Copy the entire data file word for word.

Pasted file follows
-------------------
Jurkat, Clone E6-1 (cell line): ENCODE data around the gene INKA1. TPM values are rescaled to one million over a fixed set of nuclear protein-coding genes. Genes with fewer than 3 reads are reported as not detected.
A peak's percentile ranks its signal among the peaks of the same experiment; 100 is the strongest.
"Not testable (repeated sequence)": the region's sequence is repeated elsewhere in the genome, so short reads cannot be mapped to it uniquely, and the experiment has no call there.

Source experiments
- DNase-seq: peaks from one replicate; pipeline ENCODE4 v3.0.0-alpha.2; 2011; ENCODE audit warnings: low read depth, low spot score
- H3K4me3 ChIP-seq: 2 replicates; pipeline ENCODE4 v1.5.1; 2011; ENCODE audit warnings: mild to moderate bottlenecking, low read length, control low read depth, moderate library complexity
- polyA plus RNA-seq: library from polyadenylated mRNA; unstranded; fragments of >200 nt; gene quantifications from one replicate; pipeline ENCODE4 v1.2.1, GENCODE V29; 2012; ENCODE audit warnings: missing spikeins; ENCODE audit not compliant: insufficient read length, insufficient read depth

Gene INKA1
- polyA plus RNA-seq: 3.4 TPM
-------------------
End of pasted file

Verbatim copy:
Jurkat, Clone E6-1 (cell line): ENCODE data around the gene INKA1. TPM values are rescaled to one million over a fixed set of nuclear protein-coding genes. Genes with fewer than 3 reads are reported as not detected.
A peak's percentile ranks its signal among the peaks of the same experiment; 100 is the strongest.
"Not testable (repeated sequence)": the region's sequence is repeated elsewhere in the genome, so short reads cannot be mapped to it uniquely, and the experiment has no call there.

Source experiments
- DNase-seq: peaks from one replicate; pipeline ENCODE4 v3.0.0-alpha.2; 2011; ENCODE audit warnings: low read depth, low spot score
- H3K4me3 ChIP-seq: 2 replicates; pipeline ENCODE4 v1.5.1; 2011; ENCODE audit warnings: mild to moderate bottlenecking, low read length, control low read depth, moderate library complexity
- polyA plus RNA-seq: library from polyadenylated mRNA; unstranded; fragments of >200 nt; gene quantifications from one replicate; pipeline ENCODE4 v1.2.1, GENCODE V29; 2012; ENCODE audit warnings: missing spikeins; ENCODE audit not compliant: insufficient read length, insufficient read depth

Gene INKA1
- polyA plus RNA-seq: 3.4 TPM